All of which seems perhaps above board except for the stated policy of the institution that "Personal events (i.e. weddings, etc.), fund raising events, and events of a religious or partisan political nature are not permitted." And if you've paid any attention AT ALL to the IDist crap, you'll know perfectly well that rather than being a 'competing scientific theory' as they so often bleat, it is in fact wholly a politcal exercise, yet another extension of the many-headed Hydra that is the frightening facist religious right in this country and now around the world, hellbent on rocketing us back to another fucking darkage.

For those curious, here is the overly large and very inclined to crash your computer preview for said film. And before you start on 'but it doesn't seem that bad' and 'that's a NASA scientist' let me say, firstly, don't get me started on fucking physicists, and secondly, its pretty damn clear that what is being intended here is the usual crap - a dissertation on how terribly 'unlikely' it is that 'random chance' (and therefore, by implication and the usual misunderstanding, misdirection and misinformation, evolution) is responsible for the existence of that pinnacle of nature, man(and yes, I use the term advisedly)kind. Here are much better reasoned arguments than I can provide right now as to why this is wholly unacceptable, if you needed convincing.

Were it just the money, as this implies, then here is both an offer, and very sensible take on the situation. I too, belive the great benefactor of the Smithsonian to be rotating in his grave at the perversion, and prostitution, of his vision.

And for the final sucker-punch, the terrifying blogger here has nicely pointed out, for those of us who may be mystified by the sudden defection of one of the pre-eminent scientific institutions in the world: "the Smithsonian depends for over 80 percent of its funding on the American federal government (approximately 67 percent from direct appropriations and over 13 percent from grants from federal agencies) and its new projects require the approval of Congress. An insider suggests that the US government is leaning on the venerable science institution to behave better toward people who want to talk about intelligent design".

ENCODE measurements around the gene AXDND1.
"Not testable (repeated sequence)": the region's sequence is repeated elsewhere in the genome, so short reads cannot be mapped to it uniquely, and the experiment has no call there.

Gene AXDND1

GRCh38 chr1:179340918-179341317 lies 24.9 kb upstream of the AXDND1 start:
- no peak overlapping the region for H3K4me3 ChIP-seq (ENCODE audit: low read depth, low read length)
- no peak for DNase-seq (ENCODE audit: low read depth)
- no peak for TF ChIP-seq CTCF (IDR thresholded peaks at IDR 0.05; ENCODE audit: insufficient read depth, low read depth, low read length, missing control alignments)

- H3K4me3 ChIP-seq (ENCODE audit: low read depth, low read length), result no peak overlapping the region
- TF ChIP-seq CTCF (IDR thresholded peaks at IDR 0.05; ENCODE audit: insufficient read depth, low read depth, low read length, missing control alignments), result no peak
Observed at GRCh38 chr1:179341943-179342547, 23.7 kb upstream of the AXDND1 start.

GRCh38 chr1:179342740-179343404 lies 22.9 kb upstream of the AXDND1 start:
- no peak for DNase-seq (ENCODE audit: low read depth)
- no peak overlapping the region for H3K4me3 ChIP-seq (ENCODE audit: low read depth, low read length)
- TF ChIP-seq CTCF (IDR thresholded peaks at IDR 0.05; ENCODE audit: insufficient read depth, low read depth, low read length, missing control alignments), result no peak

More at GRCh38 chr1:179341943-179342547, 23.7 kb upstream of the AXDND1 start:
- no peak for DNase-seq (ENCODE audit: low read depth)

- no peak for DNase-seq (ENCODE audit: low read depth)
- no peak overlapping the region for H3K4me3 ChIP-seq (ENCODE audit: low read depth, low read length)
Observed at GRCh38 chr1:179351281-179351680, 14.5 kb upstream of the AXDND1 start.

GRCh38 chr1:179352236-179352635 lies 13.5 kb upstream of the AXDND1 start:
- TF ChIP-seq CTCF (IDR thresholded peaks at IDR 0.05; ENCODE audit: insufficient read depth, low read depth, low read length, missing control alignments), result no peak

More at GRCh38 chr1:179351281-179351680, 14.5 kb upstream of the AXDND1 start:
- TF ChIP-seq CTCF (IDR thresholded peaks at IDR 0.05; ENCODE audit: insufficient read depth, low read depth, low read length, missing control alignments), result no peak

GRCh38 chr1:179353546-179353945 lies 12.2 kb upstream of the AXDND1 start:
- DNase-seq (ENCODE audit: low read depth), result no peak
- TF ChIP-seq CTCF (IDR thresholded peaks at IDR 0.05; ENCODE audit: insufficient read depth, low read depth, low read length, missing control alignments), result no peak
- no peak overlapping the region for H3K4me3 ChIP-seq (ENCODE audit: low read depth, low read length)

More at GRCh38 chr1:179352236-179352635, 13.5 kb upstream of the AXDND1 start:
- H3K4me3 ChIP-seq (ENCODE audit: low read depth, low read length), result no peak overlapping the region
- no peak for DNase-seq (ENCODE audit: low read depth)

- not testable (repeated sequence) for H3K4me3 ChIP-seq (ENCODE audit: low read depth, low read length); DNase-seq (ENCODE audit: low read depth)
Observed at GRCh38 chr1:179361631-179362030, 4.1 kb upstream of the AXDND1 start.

The recent, and very disturbing trend to science-by-jury is bad enough, but outright partisan governmental interference in Science, not simply in the governance of ethics, but in the actual decisions as to what truths are to be accepted and disseminated is completely and utterly unacceptable.

(x-posted like all hell)
Current Mood: angryangry
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Date:May 31st, 2005 11:02 pm (UTC)
That was a really bad deal on part of the Smithsonian. 16 grand for your credibility? ouch.
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Date:June 1st, 2005 06:53 pm (UTC)

not really all that

I saw this issue covered over at pharyngula.org. The Smithsonian Institute had this to say about the film ... (see post there for more of the text)

"Upon further review we have determined that the content of the film is not consistent with the mission of the Smithsonian Institution’s scientific research. Neither the Smithsonian Institution nor the National Museum of Natural History supports or endorses the Discovery Institute or the film "The Privileged Planet."

Not really much of an endorsement. The commentary at pharyngula also noted that this response discredits the film while honoring their contract. All is not lost friends!

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Date:June 2nd, 2005 04:17 pm (UTC)

Re: not really all that

I'll refer you here and here, rather than bother the community further with the topic - just be warned that on my personal journal there's a fair bit of invective..
Date:June 5th, 2005 11:34 pm (UTC)

You think that's bad

If you think that is bad, the committee for one of our NSF grants has an intelligent designer on it who works at Bryan College in Dayton, Tennessee. Not sure why this guy got placed on the Polyploid Genome Evolution committee, but he is on there. Personally, that internal rotting of our funding structure caused by the Bush administration's influence is much scarier to me as a scientist than the Smithsonian showing a ID movie.